corn wolves

Out in the corn Wednesday night. We all lived, but it was scary.

The four of us loaded into the truck a little after ten. Apparently Corn Wolves are nocturnal and also very sneaky, and therefore impossible to find during the day. Which is why those kids went missing at dusk — the only time to find a Corn Wolf is when they’re hunting.

The corn was a tall dark wall, whispering in the dark.

“Shiloh, I wish you’d stay here,” Neal said as we loaded up with weapons, all of us standing around the back of the car.

“How old are you?” Jasper asked.

“Eighteen,” I said, and then added, “nineteen in November.”

Jasper made a face. “Older than you were when you started, Neal,” he said. “By a few years if I remember right.”

I whirled to make a face at Neal and I saw his nostrils flare he was so mad hahaahaha. He said, “Fuck you Jasper,” and slung a bag over his shoulder.

I followed them out into the corn.

We walked a long time, doing our best not to fuck up the rows. Our flashlights glanced off the leaves, cast wrinkled shadows into the stalks. The corn hissed and tickled against my arms and neck. It was already tall enough to feel like a jungle even though there isn’t any corn yet, and won’t be for months.

Neal found the poops. I mean, he called it scat, but like okay mr hunter dude a poop’s a poop.

“It’s hot,” he said, squatting down to look closer.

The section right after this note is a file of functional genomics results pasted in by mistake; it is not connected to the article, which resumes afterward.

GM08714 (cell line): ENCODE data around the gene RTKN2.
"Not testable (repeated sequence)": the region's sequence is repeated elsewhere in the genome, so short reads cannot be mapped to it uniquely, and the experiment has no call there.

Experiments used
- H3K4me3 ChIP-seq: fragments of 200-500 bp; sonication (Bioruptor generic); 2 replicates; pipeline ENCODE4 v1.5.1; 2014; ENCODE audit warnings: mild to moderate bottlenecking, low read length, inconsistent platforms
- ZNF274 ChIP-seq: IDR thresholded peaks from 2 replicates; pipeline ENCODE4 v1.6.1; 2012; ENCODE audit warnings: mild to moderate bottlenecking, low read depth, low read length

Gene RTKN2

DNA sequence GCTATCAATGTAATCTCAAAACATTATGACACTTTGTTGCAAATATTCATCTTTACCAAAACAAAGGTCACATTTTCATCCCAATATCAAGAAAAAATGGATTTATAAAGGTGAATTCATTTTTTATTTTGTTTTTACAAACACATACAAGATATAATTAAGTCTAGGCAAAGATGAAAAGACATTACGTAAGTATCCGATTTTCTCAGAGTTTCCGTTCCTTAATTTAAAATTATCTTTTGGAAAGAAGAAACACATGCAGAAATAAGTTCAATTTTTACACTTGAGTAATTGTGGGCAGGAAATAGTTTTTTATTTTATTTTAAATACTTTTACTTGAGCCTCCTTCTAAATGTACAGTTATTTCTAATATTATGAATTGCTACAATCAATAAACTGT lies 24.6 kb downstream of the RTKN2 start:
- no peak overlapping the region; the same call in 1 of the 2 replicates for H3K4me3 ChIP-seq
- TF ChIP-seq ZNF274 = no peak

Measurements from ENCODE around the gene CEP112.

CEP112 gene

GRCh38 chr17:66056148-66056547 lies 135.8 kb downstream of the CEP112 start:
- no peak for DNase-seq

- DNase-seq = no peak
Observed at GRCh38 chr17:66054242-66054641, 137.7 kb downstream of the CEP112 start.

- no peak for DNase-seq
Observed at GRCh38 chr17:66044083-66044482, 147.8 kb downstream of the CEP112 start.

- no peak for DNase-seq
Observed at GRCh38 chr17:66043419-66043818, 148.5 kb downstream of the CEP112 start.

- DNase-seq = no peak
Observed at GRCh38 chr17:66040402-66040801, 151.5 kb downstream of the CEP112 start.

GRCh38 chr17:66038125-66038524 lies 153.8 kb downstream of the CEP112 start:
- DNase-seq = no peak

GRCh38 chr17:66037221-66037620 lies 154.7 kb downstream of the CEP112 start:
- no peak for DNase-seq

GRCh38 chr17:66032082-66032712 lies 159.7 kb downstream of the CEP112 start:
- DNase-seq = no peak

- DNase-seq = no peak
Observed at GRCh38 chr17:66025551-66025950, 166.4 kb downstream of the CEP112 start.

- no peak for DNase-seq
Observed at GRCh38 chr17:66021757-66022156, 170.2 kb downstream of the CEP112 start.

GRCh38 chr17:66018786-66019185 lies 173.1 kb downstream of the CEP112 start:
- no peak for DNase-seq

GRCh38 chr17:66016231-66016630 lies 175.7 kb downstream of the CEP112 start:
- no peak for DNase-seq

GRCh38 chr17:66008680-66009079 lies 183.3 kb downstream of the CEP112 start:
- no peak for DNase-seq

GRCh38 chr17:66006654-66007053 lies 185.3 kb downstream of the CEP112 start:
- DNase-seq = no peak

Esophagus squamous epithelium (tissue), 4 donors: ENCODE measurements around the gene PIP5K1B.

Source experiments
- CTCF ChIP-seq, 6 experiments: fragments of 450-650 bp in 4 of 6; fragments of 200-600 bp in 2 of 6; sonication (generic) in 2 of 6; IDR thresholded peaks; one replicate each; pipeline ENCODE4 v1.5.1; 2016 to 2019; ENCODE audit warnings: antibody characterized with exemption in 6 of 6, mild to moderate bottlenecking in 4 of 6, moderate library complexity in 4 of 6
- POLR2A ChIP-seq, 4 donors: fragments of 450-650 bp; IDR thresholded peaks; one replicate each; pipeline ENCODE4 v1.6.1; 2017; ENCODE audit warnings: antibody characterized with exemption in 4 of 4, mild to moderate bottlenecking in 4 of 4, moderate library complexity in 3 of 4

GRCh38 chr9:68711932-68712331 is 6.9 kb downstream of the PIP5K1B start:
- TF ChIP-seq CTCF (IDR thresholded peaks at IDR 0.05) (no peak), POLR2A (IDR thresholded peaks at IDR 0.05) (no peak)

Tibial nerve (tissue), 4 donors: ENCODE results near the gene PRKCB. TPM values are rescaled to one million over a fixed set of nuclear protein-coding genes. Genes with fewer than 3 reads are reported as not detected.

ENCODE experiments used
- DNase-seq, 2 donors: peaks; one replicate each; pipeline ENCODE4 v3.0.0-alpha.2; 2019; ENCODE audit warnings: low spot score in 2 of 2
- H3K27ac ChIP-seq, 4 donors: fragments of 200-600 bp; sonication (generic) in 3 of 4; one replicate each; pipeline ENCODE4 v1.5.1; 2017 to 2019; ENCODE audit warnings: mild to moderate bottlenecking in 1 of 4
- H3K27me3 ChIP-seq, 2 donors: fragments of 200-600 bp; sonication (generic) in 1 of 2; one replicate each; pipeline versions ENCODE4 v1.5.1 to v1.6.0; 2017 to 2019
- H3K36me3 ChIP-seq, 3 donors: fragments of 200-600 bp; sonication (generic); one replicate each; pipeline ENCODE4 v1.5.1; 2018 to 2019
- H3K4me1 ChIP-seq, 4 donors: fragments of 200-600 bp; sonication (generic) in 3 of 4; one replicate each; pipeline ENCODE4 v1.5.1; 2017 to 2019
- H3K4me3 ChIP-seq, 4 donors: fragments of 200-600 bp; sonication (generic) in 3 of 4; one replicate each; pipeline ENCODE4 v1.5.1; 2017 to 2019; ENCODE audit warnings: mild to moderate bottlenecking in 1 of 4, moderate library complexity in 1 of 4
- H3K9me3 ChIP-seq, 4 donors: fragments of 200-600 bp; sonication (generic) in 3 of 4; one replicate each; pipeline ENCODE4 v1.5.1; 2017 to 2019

“Definitely corn wolves?” Julian asked.

Neal nodded.

I hugged my knife closer and listen folks — I might have wished I was in the car. Everything is worse in the dark and in the quiet and we’re all just waiting to face off with these monsters and all we have is knives and rifles full of tranquilizer.

We’d been walking again maybe twenty minutes when Julian suddenly reached out to stop me from behind and I just about fucking pissed myself.

“I heard it too,” Neal whispered from ahead of us and then, literally two feet ahead of me a great dark blur bowled between us, sweeping Neal sideways into the corn. His flashlight spun out into the dark, flashing off the corn leaves.

“Neal!” Jasper shouted, and then Neal let out a strangled scream and I spun to find him. The corn was menacing, waving and bent, but through it, the wriggling form of an enormous furry creature in the dark. I shrieked and pointed and there was a series of sounds as Jasper and Julian each took aim and shot. My flashlight caught the dart’s red feathers and the creature stumbled sideways, its long body shuddering. As I watched it rolled sideways, tried to get back up, and finally collapsed completely.

We let out a collective sigh.

“Neal?” Julian called into the dark, flashlight searching for him.

“I’m okay,” he said, and I found him. He was sitting in the mud, pushing aside his collar to look at shoulder. His whole arm was dark with blood. “I’m alright. He got me, but it’s nothing some stitches won’t cure.” He looked up at me, squinting and I watched his expression change from a reassuring smile to panic. He lunged sideways for his gun. I whirled in time to see a Corn Wolf flying directly at me out of the dark.